Anticoagulation should not be stopped for patients with COVID-19 unless there is a different reason to do so. See prophylactic and therapeutic anticoagulation for full recommendations on the treatment of COVID patients with anticoagulation.
In sickle cell crisis, patients have to consider the risk of COVID-19 exposure when going to the hospital for management of sickle cell crisis. Based on the local risk of nosocomial infection, providers and patients should discuss in advance regarding the patient-specific criteria which would warrant hospital evaluation versus staying at home with oral pain medications, hydration, and rest.
Data on coinfection and secondary infections in COVID-19 are limited.
Rates: There is enormous variance in the rates of viral coinfection depending on location, season, and viral coinfection epidemiology. A study in San Francisco found ~20% of symptomatic COVID-19 patients were also PCR positive for another viral pathogen (Kim et al). A meta-analysis of 1014 hospitalized COVID-19 patients found a viral co-infection rate of 3% (95% CI 1-6%, I2=62.3%), with RSV and influenza being the most common coinfections (Lansbury et al). In contrast, two studies in San Francisco and Wuhan, China where hospitalized COVID-19 patients tested for influenza and RSV found that none of these patients had evidence of viral co-infection (Myers et al; Chen et al).
- The decision to test for concurrent viral panels should be based on availability and local epidemiology. Many COVID testing locations do not have the ability to also test for respiratory viruses
- All respiratory viral infections should be considered COVID until proven otherwise (see testing), even if they present with minimal symptoms.
- Empiric oseltamivir is reasonable in some circumstances where influenza rates are high and the patient has tested negative for COVID infection
Most patients who have COVID do not have concurrent bacterial infections. However, as with other viral infections, impaired mucociliary clearance can make these patients susceptible to secondary bacterial infections.
- Coinfection vs secondary infection: One meta-analysis of 3448 COVID-19 patients broke bacterial infections down into co-infection and secondary infection and found the risk of co-infection on presentation to be 3.5%, while the risk of secondary infection after presentation was 15.5%. In this same cohort, 71.3% of patients received antibiotics, despite only 7.1% of patients overall having a bacterial infection (Langford et al) Other studies of secondary bacterial infections show incidence of around 7-8% of hospitalized patients. One meta-analysis of 2183 hospitalized COVID-19 patients found 7% had a bacterial coinfection (95% CI 3-12%, I2=92.2%) (Lansbury et al) Another meta-analysis of 806 hospitalized COVID-19 patients found 8% developed bacterial and/or fungal infections during admission (Rawson et al).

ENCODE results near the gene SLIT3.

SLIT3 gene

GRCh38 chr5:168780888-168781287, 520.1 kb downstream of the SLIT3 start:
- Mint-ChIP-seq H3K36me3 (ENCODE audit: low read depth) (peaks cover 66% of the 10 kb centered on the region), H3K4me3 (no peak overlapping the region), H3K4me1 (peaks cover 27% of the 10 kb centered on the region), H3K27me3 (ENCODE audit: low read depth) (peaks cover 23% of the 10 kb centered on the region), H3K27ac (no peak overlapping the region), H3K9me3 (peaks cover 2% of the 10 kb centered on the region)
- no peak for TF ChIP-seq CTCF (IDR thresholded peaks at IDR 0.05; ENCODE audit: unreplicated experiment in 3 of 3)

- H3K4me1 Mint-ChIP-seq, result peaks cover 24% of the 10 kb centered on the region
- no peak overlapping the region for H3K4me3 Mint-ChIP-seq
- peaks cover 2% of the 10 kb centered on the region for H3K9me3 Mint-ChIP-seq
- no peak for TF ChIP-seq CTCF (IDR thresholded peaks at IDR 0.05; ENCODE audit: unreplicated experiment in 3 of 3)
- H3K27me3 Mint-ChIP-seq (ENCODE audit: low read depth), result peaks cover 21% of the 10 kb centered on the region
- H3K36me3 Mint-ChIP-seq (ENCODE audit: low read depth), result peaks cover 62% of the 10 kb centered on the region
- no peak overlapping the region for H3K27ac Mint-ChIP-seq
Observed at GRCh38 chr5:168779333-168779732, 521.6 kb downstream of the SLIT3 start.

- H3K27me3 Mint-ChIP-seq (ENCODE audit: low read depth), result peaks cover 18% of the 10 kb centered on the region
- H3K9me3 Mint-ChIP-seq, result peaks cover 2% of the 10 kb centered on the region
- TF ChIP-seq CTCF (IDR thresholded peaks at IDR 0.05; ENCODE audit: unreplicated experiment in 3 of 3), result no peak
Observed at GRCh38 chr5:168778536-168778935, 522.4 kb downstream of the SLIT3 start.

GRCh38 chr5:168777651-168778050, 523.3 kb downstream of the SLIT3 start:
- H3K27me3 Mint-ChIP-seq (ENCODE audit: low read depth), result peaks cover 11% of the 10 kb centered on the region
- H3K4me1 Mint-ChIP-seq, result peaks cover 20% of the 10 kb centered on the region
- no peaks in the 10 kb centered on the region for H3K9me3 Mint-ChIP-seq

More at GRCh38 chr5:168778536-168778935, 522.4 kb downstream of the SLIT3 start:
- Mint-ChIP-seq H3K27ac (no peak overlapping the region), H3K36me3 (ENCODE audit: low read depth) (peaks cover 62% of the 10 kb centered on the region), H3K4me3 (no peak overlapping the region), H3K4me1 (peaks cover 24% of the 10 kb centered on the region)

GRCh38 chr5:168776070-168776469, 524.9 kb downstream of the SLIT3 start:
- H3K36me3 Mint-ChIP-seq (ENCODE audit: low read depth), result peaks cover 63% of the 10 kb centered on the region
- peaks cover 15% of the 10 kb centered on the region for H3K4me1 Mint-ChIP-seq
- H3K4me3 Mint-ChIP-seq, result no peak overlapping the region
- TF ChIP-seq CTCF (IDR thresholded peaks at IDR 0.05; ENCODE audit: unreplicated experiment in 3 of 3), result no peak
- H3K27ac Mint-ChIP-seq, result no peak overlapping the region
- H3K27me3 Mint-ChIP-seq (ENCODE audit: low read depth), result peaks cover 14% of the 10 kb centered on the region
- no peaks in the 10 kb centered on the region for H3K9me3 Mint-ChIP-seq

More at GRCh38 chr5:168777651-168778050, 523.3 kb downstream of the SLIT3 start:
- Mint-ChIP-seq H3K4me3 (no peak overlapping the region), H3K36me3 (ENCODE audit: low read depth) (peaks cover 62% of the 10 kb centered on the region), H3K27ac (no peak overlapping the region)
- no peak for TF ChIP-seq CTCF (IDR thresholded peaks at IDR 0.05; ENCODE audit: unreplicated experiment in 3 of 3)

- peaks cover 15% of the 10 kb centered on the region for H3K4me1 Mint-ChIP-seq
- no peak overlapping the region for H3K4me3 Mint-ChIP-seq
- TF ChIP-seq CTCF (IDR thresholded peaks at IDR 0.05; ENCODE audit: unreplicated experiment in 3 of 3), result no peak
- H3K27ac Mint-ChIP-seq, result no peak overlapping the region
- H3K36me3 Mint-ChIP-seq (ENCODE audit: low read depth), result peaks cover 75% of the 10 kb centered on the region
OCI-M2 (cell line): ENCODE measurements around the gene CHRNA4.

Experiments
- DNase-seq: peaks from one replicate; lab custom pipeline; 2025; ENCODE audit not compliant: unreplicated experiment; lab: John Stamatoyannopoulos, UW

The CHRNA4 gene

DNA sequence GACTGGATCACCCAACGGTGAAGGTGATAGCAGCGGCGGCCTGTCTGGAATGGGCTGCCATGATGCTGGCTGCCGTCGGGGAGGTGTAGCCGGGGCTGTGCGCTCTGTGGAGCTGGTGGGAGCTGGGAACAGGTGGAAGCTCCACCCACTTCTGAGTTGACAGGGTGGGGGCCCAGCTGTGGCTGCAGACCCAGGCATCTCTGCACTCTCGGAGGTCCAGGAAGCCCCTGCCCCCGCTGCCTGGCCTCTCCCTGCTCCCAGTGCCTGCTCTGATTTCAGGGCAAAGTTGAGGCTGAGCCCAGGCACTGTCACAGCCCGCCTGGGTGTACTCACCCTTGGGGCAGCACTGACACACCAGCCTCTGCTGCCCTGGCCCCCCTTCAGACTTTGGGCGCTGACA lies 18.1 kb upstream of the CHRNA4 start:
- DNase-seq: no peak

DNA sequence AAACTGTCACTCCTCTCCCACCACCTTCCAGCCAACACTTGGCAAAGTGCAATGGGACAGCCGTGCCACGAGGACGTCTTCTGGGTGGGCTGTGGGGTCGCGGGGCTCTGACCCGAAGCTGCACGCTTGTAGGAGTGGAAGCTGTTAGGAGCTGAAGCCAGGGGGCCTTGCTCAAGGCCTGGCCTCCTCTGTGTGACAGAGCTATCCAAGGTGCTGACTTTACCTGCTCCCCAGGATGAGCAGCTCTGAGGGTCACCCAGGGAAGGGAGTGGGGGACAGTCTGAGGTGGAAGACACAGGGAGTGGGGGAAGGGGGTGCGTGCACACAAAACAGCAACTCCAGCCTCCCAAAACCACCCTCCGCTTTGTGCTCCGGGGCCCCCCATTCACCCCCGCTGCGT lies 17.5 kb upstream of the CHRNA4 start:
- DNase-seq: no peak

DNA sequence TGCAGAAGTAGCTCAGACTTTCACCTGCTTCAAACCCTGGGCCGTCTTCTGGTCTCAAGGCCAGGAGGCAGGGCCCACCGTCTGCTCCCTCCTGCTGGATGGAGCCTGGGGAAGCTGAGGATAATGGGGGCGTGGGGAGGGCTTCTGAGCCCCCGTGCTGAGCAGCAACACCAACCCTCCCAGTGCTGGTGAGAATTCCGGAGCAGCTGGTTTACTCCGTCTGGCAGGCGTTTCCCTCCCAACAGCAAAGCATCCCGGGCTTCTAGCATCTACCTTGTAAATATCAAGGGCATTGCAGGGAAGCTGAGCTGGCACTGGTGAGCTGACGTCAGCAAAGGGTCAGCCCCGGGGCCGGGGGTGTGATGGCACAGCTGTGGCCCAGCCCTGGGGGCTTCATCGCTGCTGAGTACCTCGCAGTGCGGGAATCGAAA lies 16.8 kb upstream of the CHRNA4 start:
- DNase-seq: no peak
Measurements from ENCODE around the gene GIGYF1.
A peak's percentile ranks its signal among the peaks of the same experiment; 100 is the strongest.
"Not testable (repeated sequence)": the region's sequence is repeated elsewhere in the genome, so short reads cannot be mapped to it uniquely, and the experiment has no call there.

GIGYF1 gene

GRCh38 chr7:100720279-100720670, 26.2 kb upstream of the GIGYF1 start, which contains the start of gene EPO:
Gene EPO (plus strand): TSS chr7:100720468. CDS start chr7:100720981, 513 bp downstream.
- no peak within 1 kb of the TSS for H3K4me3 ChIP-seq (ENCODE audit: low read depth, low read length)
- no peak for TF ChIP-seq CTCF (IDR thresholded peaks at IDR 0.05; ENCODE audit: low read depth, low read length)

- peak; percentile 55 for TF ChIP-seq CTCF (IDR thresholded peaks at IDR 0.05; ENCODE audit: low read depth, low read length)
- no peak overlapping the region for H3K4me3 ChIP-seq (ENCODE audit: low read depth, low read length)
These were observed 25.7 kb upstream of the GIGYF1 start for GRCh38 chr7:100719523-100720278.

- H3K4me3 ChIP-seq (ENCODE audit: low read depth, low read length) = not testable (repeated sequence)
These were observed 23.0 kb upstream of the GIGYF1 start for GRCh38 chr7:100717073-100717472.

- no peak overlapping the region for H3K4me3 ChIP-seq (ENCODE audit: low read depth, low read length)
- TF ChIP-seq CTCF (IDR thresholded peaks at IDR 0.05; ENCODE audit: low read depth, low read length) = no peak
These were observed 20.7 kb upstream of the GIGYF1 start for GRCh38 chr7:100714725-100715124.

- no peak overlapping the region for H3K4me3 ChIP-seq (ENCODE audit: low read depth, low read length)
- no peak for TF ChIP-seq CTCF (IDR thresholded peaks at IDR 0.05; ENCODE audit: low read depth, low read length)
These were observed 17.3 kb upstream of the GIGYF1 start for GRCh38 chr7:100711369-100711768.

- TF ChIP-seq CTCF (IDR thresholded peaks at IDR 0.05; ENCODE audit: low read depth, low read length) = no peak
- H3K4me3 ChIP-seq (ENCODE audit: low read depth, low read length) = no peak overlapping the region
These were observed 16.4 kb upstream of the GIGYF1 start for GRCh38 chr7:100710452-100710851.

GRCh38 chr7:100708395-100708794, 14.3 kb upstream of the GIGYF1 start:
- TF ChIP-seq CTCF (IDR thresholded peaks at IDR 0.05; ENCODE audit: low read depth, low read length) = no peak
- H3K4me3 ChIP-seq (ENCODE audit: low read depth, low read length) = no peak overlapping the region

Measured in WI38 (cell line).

- Most common infections: pneumonia (32%), bacteremia (24%), and urinary tract infections (22%) (He et al).
- Glucocorticoid treatment was also found to be positively associated with secondary infection (He et al). However, we do not recommend withholding steroids in patients who qualify, even if they have concurrent bacterial infection.
Tool: A group out of the University of Toronto created a Living Systematic Review of the Data
Clinical reports indicate that rates of bacterial superinfection with COVID-19 are low, but when present, increase mortality risk. That said, unnecessary antibiotics carry risks of fluid overload and drug-resistance, as well as the possibility that antibiotics may become a limited resource. (Zhou et al; Yang et al; Lippi et al; WHO, COVID-19 Interim guidance, May 2020). The choice about whether to give empiric antibiotics will rely on whether or not secondary bacterial infection can be safely ruled out and the acuity of the patient.
- If laboratory and imaging guidance is available, use this evidence to guide the choice about whether to use antibiotics. There is a disproportionate high use of antibiotics despite paucity of evidence for bacterial secondary infection (He et al; Zhou et al; Rawson et al).
- Workup can include any or all of WBC count, left shift and bandemia, procalcitonin, sputum culture, urine analysis and color, cholangitic picture on liver function tests or RUQ ultrasound, urine strep + legionella antigen, blood cultures, stool or other relevant cultures